Maundy Thursday

Generations upon generations into the family of faith, we are used to the rhythm of Easter: we know how the story goes and that resurrection happens on Sunday. We know the end from the beginning, but from the vantage point of Maundy Thursday we know we have to passage through Good Friday first.

We know that on Friday Christ takes up his cross and carries it on his journey to Golgotha. On the way, Simon of Cyrene is seized by the authorities and compelled to carry that cross, sharing the impossible load.

We, however, are invited to take up our cross and carry it on our journey of discipleship (Matt 16:24-27; Luke 9:23, 14:27). This is no easy thing. Some of us will—like the author of today’s poem, Sarah Penwarden—literally carry a cross through our communities’ streets in an act of remembrance. The process of participation, however it is expressed, is weighty. This is a burden we cannot carry lightly.

On Maundy Thursday there is a sense of hesitation as we look out over the Easter weekend. A reluctance to engage in this full range of human and divine experience.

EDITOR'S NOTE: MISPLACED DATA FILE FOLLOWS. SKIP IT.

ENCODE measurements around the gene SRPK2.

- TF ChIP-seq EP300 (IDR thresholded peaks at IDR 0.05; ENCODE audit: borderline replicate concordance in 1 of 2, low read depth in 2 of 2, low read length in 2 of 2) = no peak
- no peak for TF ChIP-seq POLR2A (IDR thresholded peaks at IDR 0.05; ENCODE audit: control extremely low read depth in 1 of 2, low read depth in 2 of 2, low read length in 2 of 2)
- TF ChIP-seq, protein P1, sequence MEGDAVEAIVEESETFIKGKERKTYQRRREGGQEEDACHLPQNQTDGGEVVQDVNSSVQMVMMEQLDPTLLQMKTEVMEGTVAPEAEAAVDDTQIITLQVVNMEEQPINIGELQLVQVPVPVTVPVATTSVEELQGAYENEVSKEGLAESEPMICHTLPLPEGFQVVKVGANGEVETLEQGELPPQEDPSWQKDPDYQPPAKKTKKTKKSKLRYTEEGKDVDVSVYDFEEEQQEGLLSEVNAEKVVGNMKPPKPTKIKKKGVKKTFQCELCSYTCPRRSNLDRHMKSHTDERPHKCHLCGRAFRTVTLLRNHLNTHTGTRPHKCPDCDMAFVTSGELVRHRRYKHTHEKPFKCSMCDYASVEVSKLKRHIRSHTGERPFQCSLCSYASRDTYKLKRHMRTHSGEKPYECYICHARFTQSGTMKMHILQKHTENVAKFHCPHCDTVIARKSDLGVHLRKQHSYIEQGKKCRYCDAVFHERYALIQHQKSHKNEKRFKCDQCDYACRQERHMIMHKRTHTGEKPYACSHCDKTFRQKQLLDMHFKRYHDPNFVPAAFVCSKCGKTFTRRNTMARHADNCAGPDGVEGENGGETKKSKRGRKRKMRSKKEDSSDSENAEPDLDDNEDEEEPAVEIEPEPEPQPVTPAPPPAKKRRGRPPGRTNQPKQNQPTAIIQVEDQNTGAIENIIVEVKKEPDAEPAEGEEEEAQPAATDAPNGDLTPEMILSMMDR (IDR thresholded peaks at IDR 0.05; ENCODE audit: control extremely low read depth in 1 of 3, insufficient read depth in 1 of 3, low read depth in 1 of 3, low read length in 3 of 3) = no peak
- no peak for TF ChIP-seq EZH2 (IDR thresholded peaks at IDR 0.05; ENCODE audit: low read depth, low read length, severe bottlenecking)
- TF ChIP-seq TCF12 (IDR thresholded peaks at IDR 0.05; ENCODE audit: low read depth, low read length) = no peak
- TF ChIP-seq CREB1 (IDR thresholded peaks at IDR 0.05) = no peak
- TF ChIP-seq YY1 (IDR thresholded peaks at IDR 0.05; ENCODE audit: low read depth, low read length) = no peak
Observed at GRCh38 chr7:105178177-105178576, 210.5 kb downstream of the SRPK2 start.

These Easter reflections are your invitation to engage. To lean into the discomfort. And to find there the Saviour we have always been looking for, and who has always been looking for us, whatever season of life we find ourselves in.

Easter procession

A cross on his shoulders;
a file of people,
walk behind
with black umbrellas:
les parapluies;
the rain falls in
fine drops:
spider lines,
while above our heads
the mist cloaks trees
in white cocoons;
to walk in silence
past columns
of rata and rimu
which burst into leaf in a
praise of green;
up ahead the church, and
footfall on footfall,
we tremble behind
a wooden

~ Sarah Penwarden
First appeared in 2019 in Stimulus: The New Zealand Journal of Christian Thought and Practice, 26(1), 72.

Maja Whitaker, Lecturer in Practical Theology, School of Theology Dr Sarah Penwarden, Lecturer, School of Social Practice (Counselling)


“Looking for a Savior” by United Pursuit (feat. Will Reagan)